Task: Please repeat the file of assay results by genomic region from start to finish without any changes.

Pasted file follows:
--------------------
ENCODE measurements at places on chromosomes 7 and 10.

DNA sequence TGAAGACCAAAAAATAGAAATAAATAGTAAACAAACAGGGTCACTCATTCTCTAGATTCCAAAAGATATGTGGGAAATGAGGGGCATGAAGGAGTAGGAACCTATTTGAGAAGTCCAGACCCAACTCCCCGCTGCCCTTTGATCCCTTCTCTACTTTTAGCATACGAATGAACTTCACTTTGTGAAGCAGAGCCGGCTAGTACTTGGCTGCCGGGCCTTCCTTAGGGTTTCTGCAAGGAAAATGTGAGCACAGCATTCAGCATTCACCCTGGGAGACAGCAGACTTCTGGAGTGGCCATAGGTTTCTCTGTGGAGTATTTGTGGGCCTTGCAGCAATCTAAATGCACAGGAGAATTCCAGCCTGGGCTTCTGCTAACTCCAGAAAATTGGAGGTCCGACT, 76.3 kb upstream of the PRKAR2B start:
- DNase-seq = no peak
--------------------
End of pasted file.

ENCODE measurements at places on chromosomes 7 and 10.

DNA sequence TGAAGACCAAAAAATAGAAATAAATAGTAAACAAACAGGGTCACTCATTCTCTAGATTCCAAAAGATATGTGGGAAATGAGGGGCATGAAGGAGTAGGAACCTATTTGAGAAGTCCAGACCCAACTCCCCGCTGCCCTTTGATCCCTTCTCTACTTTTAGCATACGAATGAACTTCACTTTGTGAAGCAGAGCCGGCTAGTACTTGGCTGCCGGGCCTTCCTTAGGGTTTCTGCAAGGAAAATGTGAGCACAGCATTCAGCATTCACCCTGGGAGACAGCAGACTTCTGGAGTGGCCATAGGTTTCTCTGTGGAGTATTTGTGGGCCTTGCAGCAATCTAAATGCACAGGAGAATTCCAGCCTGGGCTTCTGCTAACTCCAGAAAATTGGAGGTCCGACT, 76.3 kb upstream of the PRKAR2B start:
- DNase-seq = no peak